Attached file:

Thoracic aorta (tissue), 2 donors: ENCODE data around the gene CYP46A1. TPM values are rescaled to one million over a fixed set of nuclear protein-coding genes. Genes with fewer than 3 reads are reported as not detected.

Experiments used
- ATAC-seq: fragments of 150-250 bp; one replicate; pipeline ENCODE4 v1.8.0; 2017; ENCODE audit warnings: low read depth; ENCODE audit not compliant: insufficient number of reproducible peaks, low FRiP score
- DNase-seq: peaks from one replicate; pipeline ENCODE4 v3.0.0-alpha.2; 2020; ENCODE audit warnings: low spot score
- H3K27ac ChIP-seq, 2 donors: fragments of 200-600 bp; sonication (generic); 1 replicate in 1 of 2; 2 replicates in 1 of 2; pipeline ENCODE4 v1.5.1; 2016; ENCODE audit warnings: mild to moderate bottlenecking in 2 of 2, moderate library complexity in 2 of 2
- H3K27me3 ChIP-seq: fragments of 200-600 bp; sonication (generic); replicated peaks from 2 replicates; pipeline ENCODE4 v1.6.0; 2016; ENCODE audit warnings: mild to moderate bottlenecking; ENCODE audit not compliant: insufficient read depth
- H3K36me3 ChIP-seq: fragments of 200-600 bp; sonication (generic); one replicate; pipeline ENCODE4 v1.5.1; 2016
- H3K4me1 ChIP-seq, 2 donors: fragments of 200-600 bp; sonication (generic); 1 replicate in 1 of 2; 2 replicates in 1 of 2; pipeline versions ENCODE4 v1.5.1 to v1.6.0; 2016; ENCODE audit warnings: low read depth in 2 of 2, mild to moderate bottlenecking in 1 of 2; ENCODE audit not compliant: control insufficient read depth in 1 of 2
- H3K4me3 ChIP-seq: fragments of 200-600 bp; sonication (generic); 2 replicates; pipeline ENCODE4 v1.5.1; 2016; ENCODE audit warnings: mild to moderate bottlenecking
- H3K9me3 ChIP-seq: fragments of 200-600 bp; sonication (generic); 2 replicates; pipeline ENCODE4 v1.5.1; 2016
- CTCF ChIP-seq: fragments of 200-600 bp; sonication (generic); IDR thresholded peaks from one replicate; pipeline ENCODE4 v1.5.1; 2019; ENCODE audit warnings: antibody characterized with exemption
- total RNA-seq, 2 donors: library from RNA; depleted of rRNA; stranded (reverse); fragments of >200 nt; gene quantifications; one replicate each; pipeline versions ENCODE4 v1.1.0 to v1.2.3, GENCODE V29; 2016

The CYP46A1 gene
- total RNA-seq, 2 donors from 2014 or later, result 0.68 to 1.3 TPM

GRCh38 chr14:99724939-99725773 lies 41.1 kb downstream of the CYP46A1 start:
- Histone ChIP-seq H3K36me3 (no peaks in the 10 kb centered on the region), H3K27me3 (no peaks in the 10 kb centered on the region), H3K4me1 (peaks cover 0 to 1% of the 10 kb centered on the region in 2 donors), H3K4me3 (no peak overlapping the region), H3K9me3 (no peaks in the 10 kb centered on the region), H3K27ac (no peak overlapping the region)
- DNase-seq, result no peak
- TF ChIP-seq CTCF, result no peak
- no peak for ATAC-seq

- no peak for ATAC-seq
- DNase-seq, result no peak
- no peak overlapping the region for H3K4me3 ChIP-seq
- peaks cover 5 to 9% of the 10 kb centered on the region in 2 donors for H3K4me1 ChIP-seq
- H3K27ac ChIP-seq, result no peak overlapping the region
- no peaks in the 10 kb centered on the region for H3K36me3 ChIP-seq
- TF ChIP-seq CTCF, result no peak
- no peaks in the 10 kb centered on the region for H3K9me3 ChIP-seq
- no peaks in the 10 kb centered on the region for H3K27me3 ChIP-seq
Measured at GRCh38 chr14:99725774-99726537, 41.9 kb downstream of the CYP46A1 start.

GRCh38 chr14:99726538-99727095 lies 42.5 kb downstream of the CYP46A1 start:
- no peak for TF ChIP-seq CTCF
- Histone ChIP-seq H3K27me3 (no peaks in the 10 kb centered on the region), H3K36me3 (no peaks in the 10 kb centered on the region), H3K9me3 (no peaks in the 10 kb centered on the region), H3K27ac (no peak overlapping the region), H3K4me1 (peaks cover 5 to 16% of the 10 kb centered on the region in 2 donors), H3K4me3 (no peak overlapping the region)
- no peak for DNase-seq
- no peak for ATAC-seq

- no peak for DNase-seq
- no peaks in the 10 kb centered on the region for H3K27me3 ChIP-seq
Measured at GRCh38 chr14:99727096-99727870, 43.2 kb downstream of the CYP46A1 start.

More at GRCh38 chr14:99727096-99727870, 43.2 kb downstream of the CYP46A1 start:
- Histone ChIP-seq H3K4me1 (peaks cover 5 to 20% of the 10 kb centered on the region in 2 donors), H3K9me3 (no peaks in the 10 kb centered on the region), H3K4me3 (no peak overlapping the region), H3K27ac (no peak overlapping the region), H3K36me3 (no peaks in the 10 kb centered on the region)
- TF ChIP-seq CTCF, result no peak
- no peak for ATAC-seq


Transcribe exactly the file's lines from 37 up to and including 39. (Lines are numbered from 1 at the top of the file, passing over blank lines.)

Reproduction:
Measured at GRCh38 chr14:99727096-99727870, 43.2 kb downstream of the CYP46A1 start.

More at GRCh38 chr14:99727096-99727870, 43.2 kb downstream of the CYP46A1 start:
- Histone ChIP-seq H3K4me1 (peaks cover 5 to 20% of the 10 kb centered on the region in 2 donors), H3K9me3 (no peaks in the 10 kb centered on the region), H3K4me3 (no peak overlapping the region), H3K27ac (no peak overlapping the region), H3K36me3 (no peaks in the 10 kb centered on the region)